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Luxury Restoration Part 1 – An Introduction To Chicologie and I

“Luxury Collection Curation aids in the building and maintaining of a polished and personalized personal collection of luxury leather goods and other accessories as significant sentimental, fashionable, and financial investments. My philosophy in restoration is simple; I prefer repairs over replacements, restoring the beauty and physical integrity of a piece without covering up or removing the history or character.

I know, I know. I started the collection curation post set with that line, but it's relevant here again. The key word now would be 'maintaining'- and one type of maintenance in particular. Restoration seems to be everyone's favorite part of what I do, and it's been the consistent part of this business that has let me grow it into what it is. I got into restoration, frankly, because when I started I could only afford vintage, well loved bags. By 'vintage, well loved bags' I mean truly junky old designer bags; think Night of the Living Dead for Saks 5th Ave. I would then get to work finding ways to experiment with my own pieces to try to make them presentable, at least.


Through years of research and trial and error, I've developed my own set of techniques and products that can give bags all the freshening, cleaning and repairs they could ever need without making them look brand new. I work exclusively within this niche for two reasons; one, making a bag look brand new if it isn't already nearly new is an intense, extraordinarily expensive process that strains the structural integrity and authenticity of a bag. More importantly, at least to me, is the beauty in a piece that hasn't had the unique type of character a bag collects through being carried erased or covered up.

Typically, a full restoration on a bag is a 5 step process averaging (with much variation) $100 and consisting of the following;

- A full exterior deep clean (the hidden dirt on a handbag is shocking and often frightening)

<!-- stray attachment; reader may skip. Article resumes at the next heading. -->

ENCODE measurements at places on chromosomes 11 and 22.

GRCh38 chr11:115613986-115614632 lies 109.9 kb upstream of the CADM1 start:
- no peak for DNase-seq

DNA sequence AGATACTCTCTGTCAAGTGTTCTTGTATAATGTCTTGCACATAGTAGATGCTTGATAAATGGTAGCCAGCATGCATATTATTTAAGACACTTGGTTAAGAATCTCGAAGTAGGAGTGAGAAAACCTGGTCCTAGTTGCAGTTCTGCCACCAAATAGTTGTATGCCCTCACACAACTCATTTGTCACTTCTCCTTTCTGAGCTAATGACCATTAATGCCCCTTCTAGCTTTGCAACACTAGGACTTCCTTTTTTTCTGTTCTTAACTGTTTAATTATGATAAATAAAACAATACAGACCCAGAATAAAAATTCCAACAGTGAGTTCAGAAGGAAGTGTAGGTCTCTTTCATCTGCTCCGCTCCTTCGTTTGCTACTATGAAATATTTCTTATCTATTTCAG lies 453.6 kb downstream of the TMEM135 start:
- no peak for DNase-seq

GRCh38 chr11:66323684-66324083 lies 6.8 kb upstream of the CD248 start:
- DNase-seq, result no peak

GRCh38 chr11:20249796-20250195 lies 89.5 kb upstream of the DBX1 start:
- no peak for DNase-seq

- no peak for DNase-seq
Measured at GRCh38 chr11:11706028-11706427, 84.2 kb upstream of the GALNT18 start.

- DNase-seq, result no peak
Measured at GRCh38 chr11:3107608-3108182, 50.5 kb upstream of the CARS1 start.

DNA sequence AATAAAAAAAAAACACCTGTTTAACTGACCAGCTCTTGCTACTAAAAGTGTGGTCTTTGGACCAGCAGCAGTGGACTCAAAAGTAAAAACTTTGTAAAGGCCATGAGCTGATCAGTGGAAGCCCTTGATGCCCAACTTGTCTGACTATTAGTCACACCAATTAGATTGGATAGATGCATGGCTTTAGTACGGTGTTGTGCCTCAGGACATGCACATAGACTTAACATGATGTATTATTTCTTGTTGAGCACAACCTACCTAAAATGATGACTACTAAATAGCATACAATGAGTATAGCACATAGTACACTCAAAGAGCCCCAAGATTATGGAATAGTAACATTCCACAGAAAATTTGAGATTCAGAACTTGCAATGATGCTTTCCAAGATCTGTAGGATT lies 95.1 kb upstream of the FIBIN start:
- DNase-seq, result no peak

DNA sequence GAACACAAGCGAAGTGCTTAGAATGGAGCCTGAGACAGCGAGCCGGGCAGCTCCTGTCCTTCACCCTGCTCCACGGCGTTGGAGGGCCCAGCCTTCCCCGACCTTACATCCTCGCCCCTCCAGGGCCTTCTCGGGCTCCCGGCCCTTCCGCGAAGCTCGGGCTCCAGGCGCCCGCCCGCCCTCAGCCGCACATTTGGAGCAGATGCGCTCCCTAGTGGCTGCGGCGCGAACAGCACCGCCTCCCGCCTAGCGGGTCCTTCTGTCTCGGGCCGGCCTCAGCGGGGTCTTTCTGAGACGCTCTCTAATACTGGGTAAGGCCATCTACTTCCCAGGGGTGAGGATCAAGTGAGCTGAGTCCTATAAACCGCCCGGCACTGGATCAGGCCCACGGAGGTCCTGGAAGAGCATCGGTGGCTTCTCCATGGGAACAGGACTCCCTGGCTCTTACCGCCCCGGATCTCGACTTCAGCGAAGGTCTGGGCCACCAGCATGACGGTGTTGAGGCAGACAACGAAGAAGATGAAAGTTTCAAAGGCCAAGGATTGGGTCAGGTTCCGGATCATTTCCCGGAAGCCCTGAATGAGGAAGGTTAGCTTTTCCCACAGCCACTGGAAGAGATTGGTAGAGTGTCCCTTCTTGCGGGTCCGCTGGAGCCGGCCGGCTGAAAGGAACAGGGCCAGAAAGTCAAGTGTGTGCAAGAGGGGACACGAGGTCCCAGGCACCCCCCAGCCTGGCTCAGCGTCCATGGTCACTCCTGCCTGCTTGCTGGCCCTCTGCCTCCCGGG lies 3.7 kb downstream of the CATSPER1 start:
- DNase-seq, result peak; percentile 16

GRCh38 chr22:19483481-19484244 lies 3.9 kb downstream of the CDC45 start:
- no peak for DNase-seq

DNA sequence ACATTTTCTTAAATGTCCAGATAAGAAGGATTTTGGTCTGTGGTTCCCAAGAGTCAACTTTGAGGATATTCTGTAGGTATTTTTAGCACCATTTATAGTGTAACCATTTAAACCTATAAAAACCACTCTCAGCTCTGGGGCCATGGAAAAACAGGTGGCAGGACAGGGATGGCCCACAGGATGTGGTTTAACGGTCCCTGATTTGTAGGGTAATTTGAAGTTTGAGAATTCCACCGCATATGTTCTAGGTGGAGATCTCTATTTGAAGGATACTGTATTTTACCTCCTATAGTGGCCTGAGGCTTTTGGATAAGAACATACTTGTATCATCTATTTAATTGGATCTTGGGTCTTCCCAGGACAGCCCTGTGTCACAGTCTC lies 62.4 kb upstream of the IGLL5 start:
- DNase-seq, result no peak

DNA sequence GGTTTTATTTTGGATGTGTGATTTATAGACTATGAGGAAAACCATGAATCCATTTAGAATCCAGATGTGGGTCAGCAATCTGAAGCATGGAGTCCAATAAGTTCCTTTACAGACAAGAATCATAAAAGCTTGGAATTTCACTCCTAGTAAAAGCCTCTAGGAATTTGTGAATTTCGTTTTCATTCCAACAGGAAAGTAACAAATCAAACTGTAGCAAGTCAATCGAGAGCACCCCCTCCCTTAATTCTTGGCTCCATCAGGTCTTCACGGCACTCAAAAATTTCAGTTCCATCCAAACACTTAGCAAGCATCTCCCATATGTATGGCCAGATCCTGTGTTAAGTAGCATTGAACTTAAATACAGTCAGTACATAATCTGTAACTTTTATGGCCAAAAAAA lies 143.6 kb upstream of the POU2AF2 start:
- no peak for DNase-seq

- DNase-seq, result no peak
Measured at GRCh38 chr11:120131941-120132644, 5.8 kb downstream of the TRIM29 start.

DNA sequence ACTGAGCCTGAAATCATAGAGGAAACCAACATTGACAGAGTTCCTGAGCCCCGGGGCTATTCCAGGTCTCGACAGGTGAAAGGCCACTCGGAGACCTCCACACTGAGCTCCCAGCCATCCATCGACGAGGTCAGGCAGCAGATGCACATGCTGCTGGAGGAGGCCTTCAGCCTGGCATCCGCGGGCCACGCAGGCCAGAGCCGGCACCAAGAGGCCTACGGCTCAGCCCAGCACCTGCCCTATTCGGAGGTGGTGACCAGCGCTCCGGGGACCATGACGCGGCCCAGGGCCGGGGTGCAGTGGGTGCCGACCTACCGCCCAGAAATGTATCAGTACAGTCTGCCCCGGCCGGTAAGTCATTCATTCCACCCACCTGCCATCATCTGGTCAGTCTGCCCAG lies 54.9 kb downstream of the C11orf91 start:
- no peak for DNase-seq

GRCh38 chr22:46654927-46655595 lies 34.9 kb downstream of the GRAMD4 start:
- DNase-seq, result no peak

- Detailed hardware cleaning and polish

- Zipper, closure, and structural stitching checks (with repairs as needed)

- Lining spot cleaning

- Corner and edge touch ups

- Any additional services needed


Granted, some instances do call for major surgery, per se. Certain things, say red wine or a car door (from very unfortunate personal experience), can put a bag in need of some major help, which I also do, but luckily it's not needed too often. These services vary greatly on a case-by-case basis, but two things are consistent; I strongly recommend not trying to fix or clean it yourself first, since in the dozen or so instances that I have had that happen, it's never worked out. Additionally, never decide your piece is beyond help. In the very worst case scenario- I will buy it for parts.


Bags age, and they collect minimal wear, tear and dirt even if you're incredibly careful them. It may not be visible, but it's there. Personally, I clean my newer bags twice a year, and my vintage ones four times a year- I recommend at least half that cycle to keep beloved (regularly used) bags healthy and fresh for decades.

Basic maintenance starts at $50 and varies based on condition. Maintenance plans can be arranged. In short, maintenance usually provides the following, at minimum.

- Lessens or postpones the likelihood of permanent slouching or misshaping

- Minimizes noticeable wear spots and color transfer

- Lessens or postpones the likelihood of damage

Next week I'll cover the process using a recounting of one of my personal favorite restoration projects. To celebrate the restoration blog series, all restored items in the shop are on sale, up to 35% off! Click or double tap here.

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